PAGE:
Keep your implementations hidden

Most Java applications I have worked on the last years embraced the "Program to Interfaces" principle. The name is rather self explanatory so I won't go into detail in the principle. As interfaces by itself are quite useless we need to have at least one implementation. In a typical application this is done by a defining a class such as:

public class JbcAddressDao implements AddressDao {
}

Nothing wrong here one might say, but I think that this code is in conflict with one of the main aspects of Object Orientation.

At QCON London 2006 Martin Fowler mentioned that one of the main aspects of OO is "Keeping secrets from each other". Since we defined the concrete implementation as public, the JdbcAddressDao is exposed to the outside world. There is nothing to prevent client code to use the implementation rather then the interface and therefor we loose our secret.

One way of dealing with this is that we could declare the constructor package private or protected. This will prevent client code from instantiating a JdbcAddressDao (in a real application the instantiation is probably done by a container like Spring which can handle package private and protected constructors), but the client code is still able to cast the interface to the concrete implementation. So this is a small improvement but still it exposes too much.

To really prevent client code to use a JdbcAddressDao we should declare it as package private. This way we are sure that no one outside our package can use our class. This does require that the implementation and interface are in the same package, which actually makes sense since implementation and interface are kind of related anyway. Containers like Spring can still instantiate package private classes and otherwise you could define a Factory to instantiate JdbcAddressDao and return it as a AddressDao.

I think when we are more careful in which access modifiers we use for implementations we are able to create more robust applications and are one step closer to OO heaven :-).

Comments (4)

  1. Erik Rozendaal - Reply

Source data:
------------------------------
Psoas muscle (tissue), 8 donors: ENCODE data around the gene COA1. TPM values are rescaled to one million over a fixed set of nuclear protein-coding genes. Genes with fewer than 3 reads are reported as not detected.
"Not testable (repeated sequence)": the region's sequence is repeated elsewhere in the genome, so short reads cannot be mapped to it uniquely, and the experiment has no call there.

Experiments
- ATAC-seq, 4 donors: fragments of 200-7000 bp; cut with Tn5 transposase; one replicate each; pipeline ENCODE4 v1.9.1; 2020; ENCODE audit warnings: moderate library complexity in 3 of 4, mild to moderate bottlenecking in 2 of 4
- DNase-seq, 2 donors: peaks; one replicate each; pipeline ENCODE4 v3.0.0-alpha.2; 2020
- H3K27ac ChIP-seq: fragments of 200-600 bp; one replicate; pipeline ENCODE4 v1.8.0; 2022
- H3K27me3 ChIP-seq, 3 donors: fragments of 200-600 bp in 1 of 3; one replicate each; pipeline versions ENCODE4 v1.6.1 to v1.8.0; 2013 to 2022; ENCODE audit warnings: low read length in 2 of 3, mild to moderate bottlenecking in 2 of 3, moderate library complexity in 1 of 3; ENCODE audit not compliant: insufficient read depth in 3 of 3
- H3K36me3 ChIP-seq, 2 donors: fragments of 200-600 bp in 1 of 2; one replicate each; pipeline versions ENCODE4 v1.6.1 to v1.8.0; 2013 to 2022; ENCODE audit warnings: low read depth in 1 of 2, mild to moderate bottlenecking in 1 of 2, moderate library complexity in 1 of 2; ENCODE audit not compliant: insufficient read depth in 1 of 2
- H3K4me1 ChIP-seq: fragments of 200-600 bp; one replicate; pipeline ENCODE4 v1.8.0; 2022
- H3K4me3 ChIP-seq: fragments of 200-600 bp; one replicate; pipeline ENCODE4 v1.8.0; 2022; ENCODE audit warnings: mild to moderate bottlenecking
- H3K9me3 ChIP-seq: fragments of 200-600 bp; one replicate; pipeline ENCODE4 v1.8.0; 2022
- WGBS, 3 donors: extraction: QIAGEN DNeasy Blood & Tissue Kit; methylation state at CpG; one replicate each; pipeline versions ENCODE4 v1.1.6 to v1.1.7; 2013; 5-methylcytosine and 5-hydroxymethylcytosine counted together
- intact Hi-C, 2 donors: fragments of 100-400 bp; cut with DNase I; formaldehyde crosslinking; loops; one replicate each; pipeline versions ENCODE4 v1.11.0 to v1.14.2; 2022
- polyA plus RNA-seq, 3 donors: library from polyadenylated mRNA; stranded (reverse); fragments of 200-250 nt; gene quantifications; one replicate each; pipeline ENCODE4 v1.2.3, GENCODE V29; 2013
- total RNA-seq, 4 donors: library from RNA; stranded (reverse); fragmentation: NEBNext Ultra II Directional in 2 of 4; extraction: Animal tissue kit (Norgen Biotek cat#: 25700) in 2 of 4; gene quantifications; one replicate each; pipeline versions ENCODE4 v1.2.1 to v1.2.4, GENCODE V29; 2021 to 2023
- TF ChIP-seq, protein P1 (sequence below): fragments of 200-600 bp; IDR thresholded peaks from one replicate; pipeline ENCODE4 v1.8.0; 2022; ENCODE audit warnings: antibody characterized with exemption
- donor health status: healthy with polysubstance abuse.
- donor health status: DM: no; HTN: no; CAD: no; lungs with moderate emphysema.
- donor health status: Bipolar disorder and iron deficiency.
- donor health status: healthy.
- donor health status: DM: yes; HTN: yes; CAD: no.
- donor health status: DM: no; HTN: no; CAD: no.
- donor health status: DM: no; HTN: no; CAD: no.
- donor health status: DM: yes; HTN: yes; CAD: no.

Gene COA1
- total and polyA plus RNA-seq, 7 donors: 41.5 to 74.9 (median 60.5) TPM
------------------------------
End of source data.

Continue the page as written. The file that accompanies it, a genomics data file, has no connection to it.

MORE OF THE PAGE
October 10, 2007 at 9:20 am

    AFAIK making the implementation package private does not require the implementation and interface to be in the same package. This makes sense, because in a DDD design you may want the interface to be part of the domain, while the implementation is part of the integration layer in a separate package.

    But structuring your packages in such a way that many interfaces/classes can remain package private is definitely a good thing!

  2. Lars Vonk - Reply

    October 10, 2007 at 9:29 am

    Hi Erik, yYou are of course right. Thanks for spotting that. It indeed does not require an implementation to be in the same package as the interface. I guess that is what happens in you post blogs in the late evening....

  3. Peter Veentjer - Reply

    October 10, 2007 at 10:23 am

    Hi Lars,

    I have been on the road of making everything as strict as possible and code quality usually doesn't improve (you don't have subpackage visibility for example). I would rather rely on good coding standards (like programming to interfaces) instead of enforcing it with the very limited mechanism's we have for visibility in Java.

  4. Peter Veentjer - Reply

    October 10, 2007 at 4:13 pm

    The following link is a nice read and maybe a better solution than the current approach:

    http://www.infoq.com/news/2007/10/java-modularity-ijam

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